By David Caplan
The Lower East Side or as some New Yorkers call it the “LES,” is a neighborhood in the southeastern part of Manhattan. Its boundaries are the Bowery to the East River and Canal to Houston Street and is one of the oldest communities in the city. It has a history of being a lower class working neighborhood and home to a very poor and ethnically diverse population. Immigrants from Ireland, Italy, Poland and Russia crammed into the many tenement buildings common to the area. If you want to see how they lived in the mid-19th to early 20th century, visit the Tenement Museum on Orchard Street.
The LES once had a large German community known as “little Germany”. A horrific fire on board the ferry boat General Slocum during a family church outing in 1914 claimed over a thousand lives. The passengers mostly came from “Little Germany” and the devastated community was never the same. Many of the residents eventually relocated to the Upper East Side.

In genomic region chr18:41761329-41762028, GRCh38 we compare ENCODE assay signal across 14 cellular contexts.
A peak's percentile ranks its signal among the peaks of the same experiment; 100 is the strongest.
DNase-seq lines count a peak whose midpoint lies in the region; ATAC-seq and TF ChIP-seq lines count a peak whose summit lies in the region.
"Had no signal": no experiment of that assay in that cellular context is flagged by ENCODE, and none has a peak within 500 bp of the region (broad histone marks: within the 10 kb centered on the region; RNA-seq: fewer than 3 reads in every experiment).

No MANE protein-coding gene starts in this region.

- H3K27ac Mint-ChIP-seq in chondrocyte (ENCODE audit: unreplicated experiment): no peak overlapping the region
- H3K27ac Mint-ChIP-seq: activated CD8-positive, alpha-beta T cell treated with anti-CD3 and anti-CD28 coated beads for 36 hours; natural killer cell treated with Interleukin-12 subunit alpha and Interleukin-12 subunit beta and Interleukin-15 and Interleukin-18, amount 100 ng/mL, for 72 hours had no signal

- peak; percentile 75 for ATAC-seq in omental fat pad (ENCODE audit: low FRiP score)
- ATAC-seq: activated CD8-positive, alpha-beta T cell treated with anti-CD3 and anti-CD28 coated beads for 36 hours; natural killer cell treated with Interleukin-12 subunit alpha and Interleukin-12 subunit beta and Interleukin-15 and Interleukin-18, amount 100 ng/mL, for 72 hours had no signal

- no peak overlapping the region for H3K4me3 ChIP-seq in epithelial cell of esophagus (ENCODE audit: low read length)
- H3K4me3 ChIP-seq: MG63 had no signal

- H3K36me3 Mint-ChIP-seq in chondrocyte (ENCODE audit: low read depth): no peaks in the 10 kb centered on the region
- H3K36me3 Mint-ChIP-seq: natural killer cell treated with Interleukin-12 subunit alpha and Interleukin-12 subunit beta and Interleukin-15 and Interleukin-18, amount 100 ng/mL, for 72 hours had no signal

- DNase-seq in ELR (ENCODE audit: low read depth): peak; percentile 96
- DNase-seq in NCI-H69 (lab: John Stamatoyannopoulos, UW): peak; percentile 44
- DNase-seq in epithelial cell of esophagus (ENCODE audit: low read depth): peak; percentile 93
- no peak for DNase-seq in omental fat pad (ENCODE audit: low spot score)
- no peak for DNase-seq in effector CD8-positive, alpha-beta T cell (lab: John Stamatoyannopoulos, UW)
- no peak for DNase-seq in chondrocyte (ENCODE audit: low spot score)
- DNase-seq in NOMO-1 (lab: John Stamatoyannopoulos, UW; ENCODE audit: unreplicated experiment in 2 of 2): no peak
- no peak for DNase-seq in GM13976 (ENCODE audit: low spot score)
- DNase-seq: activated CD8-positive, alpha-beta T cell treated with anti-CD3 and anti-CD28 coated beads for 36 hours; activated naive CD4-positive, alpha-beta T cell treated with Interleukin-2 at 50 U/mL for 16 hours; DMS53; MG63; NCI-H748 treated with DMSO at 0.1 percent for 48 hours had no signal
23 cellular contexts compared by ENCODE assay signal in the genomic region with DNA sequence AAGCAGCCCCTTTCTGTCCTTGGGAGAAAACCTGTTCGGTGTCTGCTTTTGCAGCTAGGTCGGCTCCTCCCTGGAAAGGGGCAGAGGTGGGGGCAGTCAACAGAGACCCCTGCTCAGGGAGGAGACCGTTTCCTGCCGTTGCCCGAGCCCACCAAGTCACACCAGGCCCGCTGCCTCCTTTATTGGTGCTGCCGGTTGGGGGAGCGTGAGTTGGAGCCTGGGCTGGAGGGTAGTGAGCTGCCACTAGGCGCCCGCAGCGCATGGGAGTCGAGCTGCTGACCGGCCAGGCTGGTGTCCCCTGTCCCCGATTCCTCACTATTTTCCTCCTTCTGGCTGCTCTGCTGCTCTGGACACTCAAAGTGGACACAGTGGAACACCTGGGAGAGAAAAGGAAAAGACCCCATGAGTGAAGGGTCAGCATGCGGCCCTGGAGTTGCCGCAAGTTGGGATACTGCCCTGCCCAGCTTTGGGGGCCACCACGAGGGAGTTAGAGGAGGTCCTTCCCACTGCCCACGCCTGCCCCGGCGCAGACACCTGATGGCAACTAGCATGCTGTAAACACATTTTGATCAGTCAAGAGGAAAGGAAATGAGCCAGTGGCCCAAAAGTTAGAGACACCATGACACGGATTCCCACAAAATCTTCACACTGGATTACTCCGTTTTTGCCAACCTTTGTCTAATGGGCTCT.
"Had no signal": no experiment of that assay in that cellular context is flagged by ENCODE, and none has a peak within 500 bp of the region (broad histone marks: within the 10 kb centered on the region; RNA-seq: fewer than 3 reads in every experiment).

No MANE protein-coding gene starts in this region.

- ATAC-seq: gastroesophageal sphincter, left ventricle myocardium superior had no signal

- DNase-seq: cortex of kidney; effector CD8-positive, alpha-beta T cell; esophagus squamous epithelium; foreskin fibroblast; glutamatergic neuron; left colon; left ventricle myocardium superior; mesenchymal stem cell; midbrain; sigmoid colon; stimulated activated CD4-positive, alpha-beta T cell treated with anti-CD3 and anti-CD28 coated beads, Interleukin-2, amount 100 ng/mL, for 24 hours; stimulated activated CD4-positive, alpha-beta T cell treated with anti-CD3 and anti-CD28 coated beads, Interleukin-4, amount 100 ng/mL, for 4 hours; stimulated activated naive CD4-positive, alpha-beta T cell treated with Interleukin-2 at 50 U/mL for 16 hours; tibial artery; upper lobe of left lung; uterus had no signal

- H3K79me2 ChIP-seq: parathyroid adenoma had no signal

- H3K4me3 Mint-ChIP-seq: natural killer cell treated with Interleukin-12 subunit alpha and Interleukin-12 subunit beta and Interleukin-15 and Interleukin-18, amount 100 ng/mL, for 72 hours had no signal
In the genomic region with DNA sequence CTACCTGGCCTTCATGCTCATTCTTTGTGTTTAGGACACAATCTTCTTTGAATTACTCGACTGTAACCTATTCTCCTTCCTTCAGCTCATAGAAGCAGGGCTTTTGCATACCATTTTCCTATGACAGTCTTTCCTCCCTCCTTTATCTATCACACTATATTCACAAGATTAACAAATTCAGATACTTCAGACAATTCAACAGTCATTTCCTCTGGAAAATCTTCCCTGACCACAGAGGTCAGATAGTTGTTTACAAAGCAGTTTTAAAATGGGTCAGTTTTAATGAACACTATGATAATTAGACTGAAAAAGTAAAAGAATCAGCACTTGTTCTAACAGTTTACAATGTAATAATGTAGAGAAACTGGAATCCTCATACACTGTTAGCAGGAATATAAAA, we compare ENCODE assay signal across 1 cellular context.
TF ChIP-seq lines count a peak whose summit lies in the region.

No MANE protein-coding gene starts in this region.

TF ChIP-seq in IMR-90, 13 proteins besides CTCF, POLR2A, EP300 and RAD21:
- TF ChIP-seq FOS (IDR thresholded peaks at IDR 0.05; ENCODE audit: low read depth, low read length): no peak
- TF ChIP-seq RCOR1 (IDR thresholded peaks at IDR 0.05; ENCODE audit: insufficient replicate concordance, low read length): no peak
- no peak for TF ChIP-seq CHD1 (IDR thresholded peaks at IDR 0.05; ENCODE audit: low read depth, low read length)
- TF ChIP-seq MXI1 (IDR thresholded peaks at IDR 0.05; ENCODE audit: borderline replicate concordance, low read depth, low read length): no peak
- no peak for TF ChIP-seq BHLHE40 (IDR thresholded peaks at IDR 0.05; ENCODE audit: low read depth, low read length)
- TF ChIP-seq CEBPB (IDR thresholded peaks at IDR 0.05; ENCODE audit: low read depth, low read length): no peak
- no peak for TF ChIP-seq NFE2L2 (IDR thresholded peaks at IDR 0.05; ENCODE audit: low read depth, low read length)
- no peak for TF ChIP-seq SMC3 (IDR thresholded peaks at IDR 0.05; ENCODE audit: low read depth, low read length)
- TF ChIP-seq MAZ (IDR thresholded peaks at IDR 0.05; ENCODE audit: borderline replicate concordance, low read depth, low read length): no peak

In New York City history, the LES was once considered to be the center of Jewish culture. It is home to many historic synagogues and is where songwriter Irving Berlin, singer Eddie Cantor and actor John Garfield grew up. Still to this day there exists an Orthodox Jewish community with Yeshiva day schools, Judaica shops and variety stores. You can still find Kosher Delis and bakeries as well as famous eateries like Russ and Daughter and Katz’s Deli.
The area now, like most of Manhattan, is becoming gentrified with new hotels and luxury condominiums. And many New Yorkers head down to Clinton Street in the LES to enjoy some of the newest and hippest restaurants in the city.
Last week’s mystery photo – Ceiling of the Great Hall at Ellis Island
This week’s trivia question- Where is the Cloisters?